3.  To many, it may seem that the outcomes in Iraq and Afghanistan will not be known until the American presence is over, but Scheuer harbors no doubt: the United States has lost both wars.  To him, the efforts at nation-building to establish secular governments are futile, since each country is ungovernable on that basis.  Internal power struggles and the clandestine intervention of neighboring countries will make each a continuing cauldron.   He points to a number of specific mistakes made in the conduct of U.S. operations in both countries, but the basic strategic misconception is of overriding importance.

            4.  It isn’t just a naïve drive toward global meliorism and American hegemony that stimulates the policies Muslims despise.   In addition, Scheuer says, Americans have long-since placed themselves in “the addle-brained position of backing both sides in a vicious religious war between Israelis and Arabs.”  He argues that American foreign policy should be dictated by the pursuit of America’s national interests, and that being joined at the hip with Israel is “irrelevant and manifestly counterproductive to the national security interests of the United States.”  He points to a central problem: that a reasoned discussion of America’s support for Israel is made impossible “because critics of the relationship are shouted down as anti-Semites by the bipartisan governing elite and Israel’s U.S.-citizen acolytes and agents.”

            5.  Scheuer has stressed a number of other issues: One is the failure of the United States since the 1973 Arab oil embargo to develop a comprehensive energy policy, a failure that leaves the United States critically dependent on Middle Eastern and other suppliers.  A second is that “border control is perhaps the single most vital element of homeland security,” a point that in the wake of 9/11 should have been immediately obvious but that remains tied up in politics and ethnic ideology, with little light at the end of the tunnel, even so long as seven years later.  Yet another is the continuing failure to secure Russia’s nuclear devices, leaving open the potential that one or more will get into the hands of such an enemy as al-Qaeda.  He discusses, too, the United States’ dangerous vulnerability to Chinese debt leverage.

 

            This recap by no means exhausts the second book (or the first, for that matter).  Readers will find both books rewarding and provocative on these and a number of other points.  For our review here, we will limit ourselves to a few additional matters that have caught our eye for discussion:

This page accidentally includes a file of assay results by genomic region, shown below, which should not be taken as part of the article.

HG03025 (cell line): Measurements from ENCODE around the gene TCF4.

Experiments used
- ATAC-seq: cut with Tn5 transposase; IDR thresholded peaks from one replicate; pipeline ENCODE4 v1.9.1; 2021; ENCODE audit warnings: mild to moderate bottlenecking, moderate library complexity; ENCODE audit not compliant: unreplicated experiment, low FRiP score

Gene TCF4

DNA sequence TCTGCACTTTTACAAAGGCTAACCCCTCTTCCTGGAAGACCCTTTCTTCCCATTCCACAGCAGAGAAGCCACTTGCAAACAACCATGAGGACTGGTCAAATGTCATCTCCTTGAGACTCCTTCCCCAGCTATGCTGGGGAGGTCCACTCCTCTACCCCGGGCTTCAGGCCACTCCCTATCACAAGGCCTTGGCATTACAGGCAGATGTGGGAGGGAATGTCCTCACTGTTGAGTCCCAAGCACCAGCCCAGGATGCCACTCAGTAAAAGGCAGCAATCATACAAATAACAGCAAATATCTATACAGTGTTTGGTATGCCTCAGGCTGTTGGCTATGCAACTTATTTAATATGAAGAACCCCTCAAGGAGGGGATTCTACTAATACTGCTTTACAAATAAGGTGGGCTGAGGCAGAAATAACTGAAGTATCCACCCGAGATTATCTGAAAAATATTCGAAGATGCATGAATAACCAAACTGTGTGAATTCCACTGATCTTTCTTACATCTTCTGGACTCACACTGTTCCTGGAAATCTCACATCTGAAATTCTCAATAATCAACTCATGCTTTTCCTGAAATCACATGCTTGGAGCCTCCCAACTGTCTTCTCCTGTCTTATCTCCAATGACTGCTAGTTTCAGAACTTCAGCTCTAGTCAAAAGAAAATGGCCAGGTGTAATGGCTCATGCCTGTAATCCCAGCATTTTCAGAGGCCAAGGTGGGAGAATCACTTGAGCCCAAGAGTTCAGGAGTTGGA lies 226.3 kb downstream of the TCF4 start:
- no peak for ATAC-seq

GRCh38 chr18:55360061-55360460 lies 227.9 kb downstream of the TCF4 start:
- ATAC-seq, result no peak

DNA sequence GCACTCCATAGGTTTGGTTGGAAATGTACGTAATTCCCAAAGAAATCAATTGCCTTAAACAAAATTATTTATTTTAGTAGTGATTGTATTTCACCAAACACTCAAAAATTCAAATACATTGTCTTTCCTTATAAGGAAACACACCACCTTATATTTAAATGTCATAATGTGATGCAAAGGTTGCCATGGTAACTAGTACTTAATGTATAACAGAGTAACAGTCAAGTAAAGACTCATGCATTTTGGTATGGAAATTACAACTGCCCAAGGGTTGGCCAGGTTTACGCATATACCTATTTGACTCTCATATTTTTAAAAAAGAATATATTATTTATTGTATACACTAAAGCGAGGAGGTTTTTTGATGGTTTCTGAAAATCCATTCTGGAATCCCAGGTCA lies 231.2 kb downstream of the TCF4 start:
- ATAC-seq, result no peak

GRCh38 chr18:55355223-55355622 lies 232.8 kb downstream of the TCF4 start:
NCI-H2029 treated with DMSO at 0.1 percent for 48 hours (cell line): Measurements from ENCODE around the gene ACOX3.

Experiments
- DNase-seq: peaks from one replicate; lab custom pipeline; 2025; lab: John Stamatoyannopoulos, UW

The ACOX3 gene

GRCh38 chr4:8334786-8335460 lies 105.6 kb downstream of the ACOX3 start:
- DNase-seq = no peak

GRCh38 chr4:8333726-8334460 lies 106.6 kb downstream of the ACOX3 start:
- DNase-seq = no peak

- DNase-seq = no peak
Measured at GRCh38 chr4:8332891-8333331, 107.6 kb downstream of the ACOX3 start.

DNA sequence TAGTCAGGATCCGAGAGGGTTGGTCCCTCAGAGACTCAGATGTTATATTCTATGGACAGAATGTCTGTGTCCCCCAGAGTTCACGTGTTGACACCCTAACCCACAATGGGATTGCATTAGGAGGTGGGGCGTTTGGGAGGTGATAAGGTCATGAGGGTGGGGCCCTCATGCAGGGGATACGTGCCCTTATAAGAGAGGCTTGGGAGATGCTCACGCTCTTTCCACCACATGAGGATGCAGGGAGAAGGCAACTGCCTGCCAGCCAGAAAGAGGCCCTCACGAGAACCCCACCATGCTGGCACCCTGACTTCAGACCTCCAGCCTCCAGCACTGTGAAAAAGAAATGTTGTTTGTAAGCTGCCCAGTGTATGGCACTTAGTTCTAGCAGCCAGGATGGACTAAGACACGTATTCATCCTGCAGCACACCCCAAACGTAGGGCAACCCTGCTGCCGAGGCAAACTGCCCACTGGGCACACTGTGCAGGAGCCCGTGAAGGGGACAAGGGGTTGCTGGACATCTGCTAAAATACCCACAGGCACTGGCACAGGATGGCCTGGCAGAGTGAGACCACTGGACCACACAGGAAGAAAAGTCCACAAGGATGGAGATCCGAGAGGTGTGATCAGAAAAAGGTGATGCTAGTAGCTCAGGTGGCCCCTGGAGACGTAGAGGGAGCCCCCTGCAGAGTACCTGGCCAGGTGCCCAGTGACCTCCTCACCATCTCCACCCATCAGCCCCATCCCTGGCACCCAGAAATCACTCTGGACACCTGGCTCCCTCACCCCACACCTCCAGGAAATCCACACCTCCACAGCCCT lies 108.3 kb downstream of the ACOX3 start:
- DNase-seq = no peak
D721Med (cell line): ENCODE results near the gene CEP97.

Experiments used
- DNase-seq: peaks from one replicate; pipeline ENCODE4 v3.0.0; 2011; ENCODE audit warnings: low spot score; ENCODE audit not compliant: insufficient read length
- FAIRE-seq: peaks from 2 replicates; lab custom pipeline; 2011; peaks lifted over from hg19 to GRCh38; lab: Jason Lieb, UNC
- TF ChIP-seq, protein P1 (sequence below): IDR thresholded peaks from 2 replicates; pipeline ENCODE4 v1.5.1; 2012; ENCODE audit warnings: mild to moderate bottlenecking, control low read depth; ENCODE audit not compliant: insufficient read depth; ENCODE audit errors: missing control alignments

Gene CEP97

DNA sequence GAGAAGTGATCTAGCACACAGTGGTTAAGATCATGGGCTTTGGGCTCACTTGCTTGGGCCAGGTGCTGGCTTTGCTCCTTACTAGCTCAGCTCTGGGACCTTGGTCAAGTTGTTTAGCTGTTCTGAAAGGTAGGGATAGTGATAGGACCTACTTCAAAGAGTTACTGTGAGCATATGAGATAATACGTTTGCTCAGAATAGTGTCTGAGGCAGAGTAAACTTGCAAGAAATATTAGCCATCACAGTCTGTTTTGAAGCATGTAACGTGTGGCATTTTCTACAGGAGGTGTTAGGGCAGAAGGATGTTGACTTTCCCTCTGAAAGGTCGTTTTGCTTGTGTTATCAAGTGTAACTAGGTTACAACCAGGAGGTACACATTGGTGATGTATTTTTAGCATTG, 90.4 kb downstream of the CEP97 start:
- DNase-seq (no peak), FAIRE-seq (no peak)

1.  There continues to be considerable distance between Scheuer and two other commentators who have written from the perspective of their experience in intelligence: George Tenet (the Director of Central Intelligence for a considerable time under both presidents William Clinton and George W. Bush), whose book At the Center of the Storm: My Years at the CIA we reviewed in our Fall 2007 issue; and Richard A. Clarke (among other things, the National Coordinator for Security and Counterterrorism under the same two presidents), whose book Against All Enemies: Inside America’s War on Terror we reviewed in our Fall 2004 issue.  Scheuer is especially critical of their construction, respectively, “of post hoc defenses of Clinton,” who in his opinion shares considerable blame with both Bush presidents for America’s insecurities and policy failures.  And, of course, Scheuer differs from them in his perception of a need for a radical reorientation of America’s world position along the lines mentioned in our recap here.

            2.  Scheuer dissects a concept that lies at the heart of the United States’ commitment to Israel.  He refers to “ahistorical arguments that Israel has ‘the right to exist.’”  To this, he answers that “clearly, no nation has the ‘right’ to exist… Nations exist so long as they can defend themselves, contain internal societal rot at nonfatal levels, maintain economic viability, and do not gratuitously make a constellation of more powerful enemies.  This truism applies equally to all.”  The relevance of this conceptual issue becomes apparent when he observes that “the U.S. governing elite—especially its neoconservative and liberal elements—have compounded the right-to-exist doctrine with a demand that Israel’s enemies accept that right to exist before there can be talks or negotiations.”